Following Graduate student Krit Chanwong’s decision to step down as chair of the University Board of Elections in August, the organization has internally appointed third-year Commerce student Luke Lamberson as chair. Given a history of turnover in the position, Lamberson hopes to both promote continuity within UBE leadership and increase voter turnout in general elections.
Appointed as chair during last spring’s elections, Chanwong formally resigned Aug. 8. He served as UBE referendum and documentation liaison last year, meaning he was responsible for working with referendum sponsors and managing signatures.
Chanwong cited an increased workload after entering graduate school as the reason behind his departure.
“I'm a graduate student now and it feels like school is pretty tough on its own, besides having to deal with [elections],” Chanwong said.
UBE manages the electoral process for selecting representatives for Student Council, Honor Committee, University Judiciary Committee and Class Council. With general elections held every spring and new student elections every fall, the organization aims to promote student self-governance on Grounds.
Lamberson volunteered for the role of chair after receiving news of the opening and was appointed internally by the UBE board Aug 20. This group consists of the chair, the vice-chair for rules and administration, the vice-chair for candidates and the vice-chair for marking and outreach.
Lamerson’s appointment was recently confirmed by Nabeel Raza, chair of the University Judiciary Committee and fourth-year College student, Gabrielle Bray, chair of the Honor Committee and fourth-year College student, Sophia Liao, president of Fourth Year Trustees and fourth-year College student and Ceci Cain, president of Student Council and graduate student.
This marks the second year in a row the chair of UBE has resigned. Last year’s chair also unexpectedly resigned mid-October, leaving her successor, fourth-year College student Max Bresticker, to take over the position in November.
Bresticker spoke to the difficulties he faced in his transition due to his late entrance into the role and the general lack of experience among other UBE members at the time.
“I took over UBE when I was the only person who was still a student at U.Va. with any election experience,” Bresticker said in an email statement to the Cavalier Daily. “Additionally, the organizational advisors were both new to the job, so I had to teach myself how to do all aspects of the [organization] and rebuild the organization from the ground up.”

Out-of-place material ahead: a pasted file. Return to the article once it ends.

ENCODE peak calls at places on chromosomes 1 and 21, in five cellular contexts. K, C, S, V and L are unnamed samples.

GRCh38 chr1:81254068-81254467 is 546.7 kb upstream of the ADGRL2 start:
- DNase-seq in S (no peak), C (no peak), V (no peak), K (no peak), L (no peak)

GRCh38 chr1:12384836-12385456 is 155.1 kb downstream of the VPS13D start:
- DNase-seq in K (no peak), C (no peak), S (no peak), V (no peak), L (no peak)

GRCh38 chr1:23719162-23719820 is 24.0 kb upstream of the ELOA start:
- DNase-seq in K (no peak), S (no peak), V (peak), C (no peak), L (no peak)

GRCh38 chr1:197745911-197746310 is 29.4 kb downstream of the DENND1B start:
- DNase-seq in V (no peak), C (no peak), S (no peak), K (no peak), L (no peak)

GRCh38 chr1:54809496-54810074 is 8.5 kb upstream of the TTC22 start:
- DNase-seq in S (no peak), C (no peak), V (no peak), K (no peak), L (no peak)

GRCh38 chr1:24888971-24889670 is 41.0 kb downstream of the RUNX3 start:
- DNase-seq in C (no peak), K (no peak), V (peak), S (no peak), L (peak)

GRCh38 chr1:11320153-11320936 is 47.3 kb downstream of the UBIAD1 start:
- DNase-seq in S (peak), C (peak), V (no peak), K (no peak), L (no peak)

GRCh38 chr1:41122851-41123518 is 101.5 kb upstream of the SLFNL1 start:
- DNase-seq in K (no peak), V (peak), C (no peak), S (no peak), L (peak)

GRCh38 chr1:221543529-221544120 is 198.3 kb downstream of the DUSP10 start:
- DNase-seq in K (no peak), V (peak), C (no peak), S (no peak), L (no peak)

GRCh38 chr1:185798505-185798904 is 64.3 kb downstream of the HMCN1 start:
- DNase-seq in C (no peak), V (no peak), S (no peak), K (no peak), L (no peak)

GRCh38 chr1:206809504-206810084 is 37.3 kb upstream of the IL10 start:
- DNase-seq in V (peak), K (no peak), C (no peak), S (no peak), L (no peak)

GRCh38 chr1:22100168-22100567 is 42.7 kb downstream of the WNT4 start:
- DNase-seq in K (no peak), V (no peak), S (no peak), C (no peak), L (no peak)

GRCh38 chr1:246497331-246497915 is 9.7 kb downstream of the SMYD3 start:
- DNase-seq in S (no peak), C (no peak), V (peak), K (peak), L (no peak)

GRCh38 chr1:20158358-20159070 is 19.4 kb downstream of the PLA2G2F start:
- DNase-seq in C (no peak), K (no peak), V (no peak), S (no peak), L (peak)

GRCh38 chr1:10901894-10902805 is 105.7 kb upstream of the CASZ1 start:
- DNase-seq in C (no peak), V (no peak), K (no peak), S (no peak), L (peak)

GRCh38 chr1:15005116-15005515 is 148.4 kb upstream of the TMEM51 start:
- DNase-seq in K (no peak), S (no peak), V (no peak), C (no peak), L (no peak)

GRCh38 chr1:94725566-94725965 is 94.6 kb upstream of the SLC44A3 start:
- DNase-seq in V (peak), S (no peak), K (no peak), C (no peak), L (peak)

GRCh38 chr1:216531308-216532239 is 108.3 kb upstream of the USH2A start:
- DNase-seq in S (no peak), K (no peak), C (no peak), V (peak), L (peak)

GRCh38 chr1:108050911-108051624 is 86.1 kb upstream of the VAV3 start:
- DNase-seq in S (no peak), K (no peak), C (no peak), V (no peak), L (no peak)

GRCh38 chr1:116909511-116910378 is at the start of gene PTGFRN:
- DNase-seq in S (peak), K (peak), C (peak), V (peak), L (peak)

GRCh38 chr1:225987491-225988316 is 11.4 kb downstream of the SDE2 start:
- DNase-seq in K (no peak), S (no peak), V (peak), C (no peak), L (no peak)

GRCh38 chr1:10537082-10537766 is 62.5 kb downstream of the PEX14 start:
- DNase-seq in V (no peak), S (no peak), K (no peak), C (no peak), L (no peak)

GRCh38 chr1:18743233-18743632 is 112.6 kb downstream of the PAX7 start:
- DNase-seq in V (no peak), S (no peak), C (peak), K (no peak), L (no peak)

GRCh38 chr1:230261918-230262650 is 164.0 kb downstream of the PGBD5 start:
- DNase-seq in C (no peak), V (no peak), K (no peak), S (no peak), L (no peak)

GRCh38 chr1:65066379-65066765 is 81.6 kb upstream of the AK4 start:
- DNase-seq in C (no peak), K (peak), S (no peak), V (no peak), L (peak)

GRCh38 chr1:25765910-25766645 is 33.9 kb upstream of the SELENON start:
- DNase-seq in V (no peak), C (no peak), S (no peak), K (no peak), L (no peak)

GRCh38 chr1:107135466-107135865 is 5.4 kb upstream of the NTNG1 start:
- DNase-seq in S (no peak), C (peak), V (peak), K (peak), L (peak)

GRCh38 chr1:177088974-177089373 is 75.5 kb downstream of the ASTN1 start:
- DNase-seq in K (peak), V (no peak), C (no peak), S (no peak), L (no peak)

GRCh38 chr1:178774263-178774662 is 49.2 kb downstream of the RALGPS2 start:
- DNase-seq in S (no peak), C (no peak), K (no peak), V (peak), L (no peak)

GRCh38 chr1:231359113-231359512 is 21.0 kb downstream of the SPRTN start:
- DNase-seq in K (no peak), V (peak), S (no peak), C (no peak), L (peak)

During his time as the replacement chair, Bresticker faced backlash from Andy Chambers, former chair of the Honor Committee and Class of 2022 alumnus, over his intention to continue with online voting for elections and reduce the number of signatures needed on petitions. In a heated email exchange, Chambers later refused to approve of Bresitcker’s selected co-chairs and urged UBE to increase the number of votes needed to pass referendum.
This year, Bresticker said he feels confident in Lamberson’s transition, adding that his August appointment will give him time to adjust before elections.
“Last year we had much more stressful circumstances and a compressed schedule, but still managed to run a secure and efficient election,” Bresticker said. “Luke and the rest of the board are all very capable people with significant experience from last year, so I’m positive everything will turn out great this spring.”
Though no longer a member of the UBE, Chanwong voted for Lamberson as his replacement before departing and spoke supportively of his successor.
“I think the most important task for UBE is to increase voter turnout, no matter the cost,” Chanwong said. “And so I think [Lamberson] is very qualified to do that.”
UBE elections consistently see low voter turnout. In recent years, however, participation has been higher, with 41.6 percent of students voting in spring 2021 and 23.8 percent of students voting in spring 2022.
Drawing upon his time working as director of research and investigation, Lamberson said that he primarily aims to promote student participation in upcoming elections. He will also continue to support secure online voting given its ability to engage more students.
“For me, it's been troubling seeing U.Va prides itself on student self governance, but so few people actually participate in that self governance,” Lamberson said. “And I really hope that I can play a larger role in changing that and encouraging more people to come out and vote and get involved.”
In reference to the series of turnovers preceding his term as chair, Lamberson explained that he hopes to encourage UBE members to stay with the organization in order to promote efficiency and further long-term goals.
“We've lost a lot of institutional knowledge through the cracks with rapid turnover,” Lamberson said. “We need to year-to-year have more continuity, so that we don't have to spend the fall figuring out everything that we need to do, and instead can hit the ground running.”